Westminster fountain at sunset

by Jorge Córdoba

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34

The rule of thirds is actually the golden ratio. It's a number that divides a line into roughly 2/3 and 1/3. In photography it's used to make images more dynamic. If you place the subject in the center of the image, it's percieved as balanced and perhaps dull (unless the subject is very strong in itself), while if you place the subject at one side you add a ...


29

The rule of thirds is a popular and common compositional guideline for photography and for painting. In its most basic form, the rule of thirds suggests that dividing areas within the frame into thirds is more successful than an even division. For example, the sky should occupy the top third (or two-thirds) of the frame, rather than sharing the space evenly ...


27

The rule of thirds suggest that you should divide the image area into a 3x3 grid, and then position compositional elements of the image along the lines between those cells, preferably where vertical and horizontal lines meet: |---|---|---| | | | | |---X---X---| | | | | |---X---X---| | | | | |---|---|---| The rule of thirds is a ...


14

The rule of thirds to me is a rule of thumb, a reminder not to mindless frame my subject dead centre of the frame, or else I will probably end up with static or boring images overall. As a beginner, it's a good rule to keep in mind. Not to blindly follow, but to help encourage you to try different framing, perspectives and so forth. As an experienced ...


13

The reason you see conflicting information when researching is because these rules are slippery. None of them have a strong backing in science, and their history in aesthetics is less important than in popular myth. There's no evidence whatsoever that anyone used the golden ratio in art before the 20th century, but people have heard the story so many times ...


13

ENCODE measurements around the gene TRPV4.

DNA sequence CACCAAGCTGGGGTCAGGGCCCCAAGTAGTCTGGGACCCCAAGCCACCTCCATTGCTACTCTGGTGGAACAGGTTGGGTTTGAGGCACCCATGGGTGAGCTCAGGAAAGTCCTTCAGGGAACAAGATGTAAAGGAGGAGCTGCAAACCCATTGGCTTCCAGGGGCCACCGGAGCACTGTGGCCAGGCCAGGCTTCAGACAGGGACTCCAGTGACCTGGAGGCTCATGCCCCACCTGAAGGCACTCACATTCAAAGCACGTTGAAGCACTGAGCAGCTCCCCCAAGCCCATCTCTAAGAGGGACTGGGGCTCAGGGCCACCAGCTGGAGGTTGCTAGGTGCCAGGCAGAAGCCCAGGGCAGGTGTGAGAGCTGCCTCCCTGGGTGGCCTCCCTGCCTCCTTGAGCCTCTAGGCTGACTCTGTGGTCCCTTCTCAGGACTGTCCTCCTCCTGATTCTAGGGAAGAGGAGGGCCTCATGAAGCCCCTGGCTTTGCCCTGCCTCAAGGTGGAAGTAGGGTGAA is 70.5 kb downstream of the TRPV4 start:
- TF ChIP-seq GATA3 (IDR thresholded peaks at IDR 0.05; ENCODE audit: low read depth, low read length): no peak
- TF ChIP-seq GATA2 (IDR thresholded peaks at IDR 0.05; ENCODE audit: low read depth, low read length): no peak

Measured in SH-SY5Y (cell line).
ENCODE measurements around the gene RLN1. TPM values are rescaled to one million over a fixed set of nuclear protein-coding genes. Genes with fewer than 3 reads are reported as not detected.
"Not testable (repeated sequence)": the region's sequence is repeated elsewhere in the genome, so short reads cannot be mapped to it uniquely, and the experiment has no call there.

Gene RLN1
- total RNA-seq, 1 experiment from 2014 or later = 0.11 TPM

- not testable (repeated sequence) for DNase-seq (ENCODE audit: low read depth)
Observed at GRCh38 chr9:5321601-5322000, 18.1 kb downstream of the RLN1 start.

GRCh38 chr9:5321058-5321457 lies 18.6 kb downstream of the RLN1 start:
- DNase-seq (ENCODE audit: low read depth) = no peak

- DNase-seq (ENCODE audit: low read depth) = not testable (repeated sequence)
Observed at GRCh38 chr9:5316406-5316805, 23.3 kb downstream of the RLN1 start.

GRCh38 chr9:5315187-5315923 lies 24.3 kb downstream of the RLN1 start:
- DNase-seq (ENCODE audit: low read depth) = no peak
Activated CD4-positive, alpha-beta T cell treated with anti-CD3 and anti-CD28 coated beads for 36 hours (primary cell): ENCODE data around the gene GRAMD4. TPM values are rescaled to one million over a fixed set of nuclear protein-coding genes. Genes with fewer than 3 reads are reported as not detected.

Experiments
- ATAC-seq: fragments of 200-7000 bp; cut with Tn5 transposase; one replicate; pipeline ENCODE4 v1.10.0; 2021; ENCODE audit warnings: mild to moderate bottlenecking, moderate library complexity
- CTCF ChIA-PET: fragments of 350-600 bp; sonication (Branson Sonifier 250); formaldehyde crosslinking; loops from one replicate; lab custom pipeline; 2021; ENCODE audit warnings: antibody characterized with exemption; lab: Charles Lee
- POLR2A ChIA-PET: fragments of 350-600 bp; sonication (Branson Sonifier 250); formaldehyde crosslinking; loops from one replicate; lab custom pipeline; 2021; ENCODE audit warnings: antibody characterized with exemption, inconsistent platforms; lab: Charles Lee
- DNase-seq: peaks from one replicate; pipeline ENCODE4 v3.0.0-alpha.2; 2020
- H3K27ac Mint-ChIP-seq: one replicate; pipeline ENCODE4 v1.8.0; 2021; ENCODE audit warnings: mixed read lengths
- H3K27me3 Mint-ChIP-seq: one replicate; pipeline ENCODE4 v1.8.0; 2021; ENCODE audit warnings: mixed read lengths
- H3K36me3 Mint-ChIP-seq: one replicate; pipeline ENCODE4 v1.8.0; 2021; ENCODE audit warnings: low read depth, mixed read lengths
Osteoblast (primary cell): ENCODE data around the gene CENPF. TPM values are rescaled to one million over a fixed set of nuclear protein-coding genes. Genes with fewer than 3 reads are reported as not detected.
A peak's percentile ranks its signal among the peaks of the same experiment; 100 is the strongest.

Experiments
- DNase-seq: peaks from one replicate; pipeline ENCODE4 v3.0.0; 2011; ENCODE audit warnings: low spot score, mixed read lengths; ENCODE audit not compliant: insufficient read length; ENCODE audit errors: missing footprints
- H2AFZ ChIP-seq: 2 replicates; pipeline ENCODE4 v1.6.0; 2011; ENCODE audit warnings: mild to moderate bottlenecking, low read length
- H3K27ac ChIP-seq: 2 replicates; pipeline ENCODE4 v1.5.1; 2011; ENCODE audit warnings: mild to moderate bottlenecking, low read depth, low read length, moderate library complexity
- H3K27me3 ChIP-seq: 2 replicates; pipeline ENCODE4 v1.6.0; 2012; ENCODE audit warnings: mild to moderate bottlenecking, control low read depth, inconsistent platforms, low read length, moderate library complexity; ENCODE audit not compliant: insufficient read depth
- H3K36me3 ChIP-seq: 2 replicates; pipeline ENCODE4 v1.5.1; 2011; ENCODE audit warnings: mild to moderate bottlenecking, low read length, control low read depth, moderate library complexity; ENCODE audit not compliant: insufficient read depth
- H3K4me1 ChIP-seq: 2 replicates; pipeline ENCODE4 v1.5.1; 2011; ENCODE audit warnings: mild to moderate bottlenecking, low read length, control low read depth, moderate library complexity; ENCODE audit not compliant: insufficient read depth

The most important thing to remember is that the rule of thirds is more like what you'd call "guidelines" than actual rules. Even if you're familiar with the rule, I suggest refreshing yourself on the background of the rule of thirds and where it comes from. It contains less ancient wisdom than many people assume. So, since there's no hard and fast rule, ...


8

For specific effects The bottom line is that you are the boss and if you think it looks good then don't worry what the rest of us think! Given that, here are some suggestions... Placing a subject in the centre can: give an impression of strength and stability. (especially if you shoot looking up at something / someone). emphasise symmetry in the ...


7

The rule of thirds is a simplification of the golden ratio. Basically if you put something on 3rd's line like a person's eye or something on a horizon, the composition of the image will often conform to the golden ratio. The golden ratio occurs often in nature such as conch or snail shells, flower petals, and so on. Since it's identification (or ...


7

As long as the subject is supposed to be the little phone-booth-monument-firepit-grill-whatever-thing in the lower right, then yes, it's a good example of the rule of thirds. Unfortunately, it's also not a great picture. The rule of thirds is just one compositional technique, and it works only to the extent that it supports the technical and artistic aims ...


6